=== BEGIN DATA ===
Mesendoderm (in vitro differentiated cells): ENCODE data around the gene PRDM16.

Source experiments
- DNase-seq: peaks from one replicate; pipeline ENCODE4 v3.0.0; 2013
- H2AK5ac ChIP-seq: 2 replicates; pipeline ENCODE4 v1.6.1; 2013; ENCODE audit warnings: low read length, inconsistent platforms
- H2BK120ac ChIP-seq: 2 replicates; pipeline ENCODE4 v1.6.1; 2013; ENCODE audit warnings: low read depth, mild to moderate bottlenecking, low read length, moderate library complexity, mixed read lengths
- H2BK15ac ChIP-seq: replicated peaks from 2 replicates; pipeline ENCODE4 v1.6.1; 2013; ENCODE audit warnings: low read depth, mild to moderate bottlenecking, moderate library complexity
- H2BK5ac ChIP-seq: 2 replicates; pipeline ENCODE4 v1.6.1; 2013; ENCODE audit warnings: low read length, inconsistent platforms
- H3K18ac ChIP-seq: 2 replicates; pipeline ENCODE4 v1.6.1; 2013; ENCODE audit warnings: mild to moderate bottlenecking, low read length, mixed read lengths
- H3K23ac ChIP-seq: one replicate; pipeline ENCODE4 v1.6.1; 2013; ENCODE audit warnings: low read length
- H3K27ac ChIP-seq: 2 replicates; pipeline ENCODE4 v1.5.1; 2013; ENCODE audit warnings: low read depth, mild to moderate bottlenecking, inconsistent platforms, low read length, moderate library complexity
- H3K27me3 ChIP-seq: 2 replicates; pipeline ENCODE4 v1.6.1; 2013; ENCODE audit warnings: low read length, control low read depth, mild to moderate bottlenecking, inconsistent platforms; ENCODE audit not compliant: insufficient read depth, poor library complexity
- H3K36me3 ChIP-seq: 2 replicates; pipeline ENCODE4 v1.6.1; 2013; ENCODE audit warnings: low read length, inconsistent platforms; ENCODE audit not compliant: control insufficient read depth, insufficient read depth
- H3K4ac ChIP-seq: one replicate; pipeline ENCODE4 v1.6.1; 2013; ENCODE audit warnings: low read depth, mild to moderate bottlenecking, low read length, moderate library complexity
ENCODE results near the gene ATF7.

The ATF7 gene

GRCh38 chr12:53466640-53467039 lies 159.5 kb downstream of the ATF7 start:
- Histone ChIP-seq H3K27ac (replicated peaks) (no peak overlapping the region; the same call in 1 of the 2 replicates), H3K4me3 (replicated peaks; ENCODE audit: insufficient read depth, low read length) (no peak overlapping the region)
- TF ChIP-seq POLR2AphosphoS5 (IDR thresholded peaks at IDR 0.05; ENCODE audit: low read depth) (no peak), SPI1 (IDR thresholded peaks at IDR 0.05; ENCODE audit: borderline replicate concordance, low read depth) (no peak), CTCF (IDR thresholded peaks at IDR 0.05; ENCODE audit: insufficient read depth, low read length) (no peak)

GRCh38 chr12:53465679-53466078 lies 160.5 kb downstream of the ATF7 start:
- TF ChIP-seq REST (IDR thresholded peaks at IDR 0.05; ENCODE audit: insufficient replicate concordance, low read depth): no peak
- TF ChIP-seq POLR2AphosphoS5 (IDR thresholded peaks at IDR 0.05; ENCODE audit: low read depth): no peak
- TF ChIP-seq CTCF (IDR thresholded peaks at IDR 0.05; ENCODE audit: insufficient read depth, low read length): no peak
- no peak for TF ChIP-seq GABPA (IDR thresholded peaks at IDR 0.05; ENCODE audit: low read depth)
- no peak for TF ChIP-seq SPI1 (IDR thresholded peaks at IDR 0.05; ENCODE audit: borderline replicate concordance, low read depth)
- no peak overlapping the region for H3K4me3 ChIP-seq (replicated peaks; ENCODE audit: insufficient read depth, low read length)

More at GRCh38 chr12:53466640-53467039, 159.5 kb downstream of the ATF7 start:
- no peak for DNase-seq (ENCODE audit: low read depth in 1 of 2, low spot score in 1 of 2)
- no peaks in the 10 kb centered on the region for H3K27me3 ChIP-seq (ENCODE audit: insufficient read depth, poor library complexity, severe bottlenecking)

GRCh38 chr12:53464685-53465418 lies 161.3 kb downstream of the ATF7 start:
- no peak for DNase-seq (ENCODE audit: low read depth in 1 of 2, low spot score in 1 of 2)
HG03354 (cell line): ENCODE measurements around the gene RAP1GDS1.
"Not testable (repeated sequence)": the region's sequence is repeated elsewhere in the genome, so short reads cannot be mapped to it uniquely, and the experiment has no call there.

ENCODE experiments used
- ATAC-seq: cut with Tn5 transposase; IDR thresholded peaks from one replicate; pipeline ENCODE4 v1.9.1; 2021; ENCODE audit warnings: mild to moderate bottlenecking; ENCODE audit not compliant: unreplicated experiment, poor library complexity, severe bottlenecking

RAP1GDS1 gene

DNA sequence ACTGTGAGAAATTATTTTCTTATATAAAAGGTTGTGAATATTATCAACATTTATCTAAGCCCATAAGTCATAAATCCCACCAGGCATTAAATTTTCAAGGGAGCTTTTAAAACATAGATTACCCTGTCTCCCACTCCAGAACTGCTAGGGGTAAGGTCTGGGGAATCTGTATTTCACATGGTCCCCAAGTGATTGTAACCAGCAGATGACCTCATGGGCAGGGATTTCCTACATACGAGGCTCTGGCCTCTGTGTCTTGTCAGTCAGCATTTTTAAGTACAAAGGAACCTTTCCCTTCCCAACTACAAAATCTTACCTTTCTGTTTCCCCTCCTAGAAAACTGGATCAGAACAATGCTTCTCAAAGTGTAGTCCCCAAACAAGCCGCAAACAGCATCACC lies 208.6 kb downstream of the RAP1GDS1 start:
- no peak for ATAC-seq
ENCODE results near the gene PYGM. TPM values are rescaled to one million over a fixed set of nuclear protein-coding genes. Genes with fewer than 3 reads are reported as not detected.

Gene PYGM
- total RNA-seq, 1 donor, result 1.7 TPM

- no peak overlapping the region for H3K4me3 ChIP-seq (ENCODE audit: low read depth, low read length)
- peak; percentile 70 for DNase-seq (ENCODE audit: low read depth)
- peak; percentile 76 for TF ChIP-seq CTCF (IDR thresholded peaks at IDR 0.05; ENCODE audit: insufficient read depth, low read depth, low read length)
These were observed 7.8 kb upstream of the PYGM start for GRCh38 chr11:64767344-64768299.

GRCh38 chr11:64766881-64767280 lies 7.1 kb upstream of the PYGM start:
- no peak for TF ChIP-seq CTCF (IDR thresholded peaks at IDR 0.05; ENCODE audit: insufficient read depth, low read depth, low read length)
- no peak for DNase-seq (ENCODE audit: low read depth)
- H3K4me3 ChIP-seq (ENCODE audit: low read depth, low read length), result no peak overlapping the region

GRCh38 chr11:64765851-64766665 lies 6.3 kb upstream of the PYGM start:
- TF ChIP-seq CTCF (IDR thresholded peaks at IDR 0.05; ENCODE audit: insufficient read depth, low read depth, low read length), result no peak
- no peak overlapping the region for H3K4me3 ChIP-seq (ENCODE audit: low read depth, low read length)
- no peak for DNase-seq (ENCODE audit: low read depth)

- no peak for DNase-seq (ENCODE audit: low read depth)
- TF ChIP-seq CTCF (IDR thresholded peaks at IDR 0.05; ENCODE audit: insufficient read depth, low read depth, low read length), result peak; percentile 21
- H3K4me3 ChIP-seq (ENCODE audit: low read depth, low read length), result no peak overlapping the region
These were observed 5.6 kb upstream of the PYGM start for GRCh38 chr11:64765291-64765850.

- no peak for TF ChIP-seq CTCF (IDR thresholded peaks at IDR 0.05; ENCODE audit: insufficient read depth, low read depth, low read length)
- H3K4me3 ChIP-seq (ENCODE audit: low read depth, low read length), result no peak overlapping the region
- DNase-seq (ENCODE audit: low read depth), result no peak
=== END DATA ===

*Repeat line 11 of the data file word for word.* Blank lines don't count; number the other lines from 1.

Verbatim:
- H3K27me3 ChIP-seq: 2 replicates; pipeline ENCODE4 v1.6.1; 2013; ENCODE audit warnings: low read length, control low read depth, mild to moderate bottlenecking, inconsistent platforms; ENCODE audit not compliant: insufficient read depth, poor library complexity